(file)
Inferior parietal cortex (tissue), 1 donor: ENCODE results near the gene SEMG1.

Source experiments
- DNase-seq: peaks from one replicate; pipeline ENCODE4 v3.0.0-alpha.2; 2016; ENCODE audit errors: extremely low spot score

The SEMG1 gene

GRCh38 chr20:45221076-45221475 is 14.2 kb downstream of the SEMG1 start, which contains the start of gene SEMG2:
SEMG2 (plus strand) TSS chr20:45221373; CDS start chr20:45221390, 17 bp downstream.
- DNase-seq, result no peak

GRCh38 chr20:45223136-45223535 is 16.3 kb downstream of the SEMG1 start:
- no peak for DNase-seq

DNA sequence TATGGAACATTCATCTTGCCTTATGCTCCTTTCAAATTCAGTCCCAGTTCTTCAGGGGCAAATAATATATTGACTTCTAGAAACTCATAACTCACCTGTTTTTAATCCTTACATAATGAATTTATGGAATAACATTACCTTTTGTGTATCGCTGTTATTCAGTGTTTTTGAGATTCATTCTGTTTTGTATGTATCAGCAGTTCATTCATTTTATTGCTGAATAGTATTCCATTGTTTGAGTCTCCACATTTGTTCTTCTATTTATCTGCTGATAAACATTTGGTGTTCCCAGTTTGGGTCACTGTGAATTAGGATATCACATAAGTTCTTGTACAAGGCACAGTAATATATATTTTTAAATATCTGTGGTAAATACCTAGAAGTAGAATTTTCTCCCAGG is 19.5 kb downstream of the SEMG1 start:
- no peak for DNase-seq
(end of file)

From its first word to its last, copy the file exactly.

Inferior parietal cortex (tissue), 1 donor: ENCODE results near the gene SEMG1.

Source experiments
- DNase-seq: peaks from one replicate; pipeline ENCODE4 v3.0.0-alpha.2; 2016; ENCODE audit errors: extremely low spot score

The SEMG1 gene

GRCh38 chr20:45221076-45221475 is 14.2 kb downstream of the SEMG1 start, which contains the start of gene SEMG2:
SEMG2 (plus strand) TSS chr20:45221373; CDS start chr20:45221390, 17 bp downstream.
- DNase-seq, result no peak

GRCh38 chr20:45223136-45223535 is 16.3 kb downstream of the SEMG1 start:
- no peak for DNase-seq

DNA sequence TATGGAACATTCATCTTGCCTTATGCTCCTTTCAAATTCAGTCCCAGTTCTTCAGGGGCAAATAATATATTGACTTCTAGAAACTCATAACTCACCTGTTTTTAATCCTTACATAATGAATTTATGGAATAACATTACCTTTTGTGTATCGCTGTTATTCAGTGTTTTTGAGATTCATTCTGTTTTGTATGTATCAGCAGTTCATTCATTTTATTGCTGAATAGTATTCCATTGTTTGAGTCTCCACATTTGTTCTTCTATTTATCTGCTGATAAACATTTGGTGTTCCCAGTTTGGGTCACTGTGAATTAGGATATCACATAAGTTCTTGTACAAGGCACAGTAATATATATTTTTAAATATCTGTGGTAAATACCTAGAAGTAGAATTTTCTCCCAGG is 19.5 kb downstream of the SEMG1 start:
- no peak for DNase-seq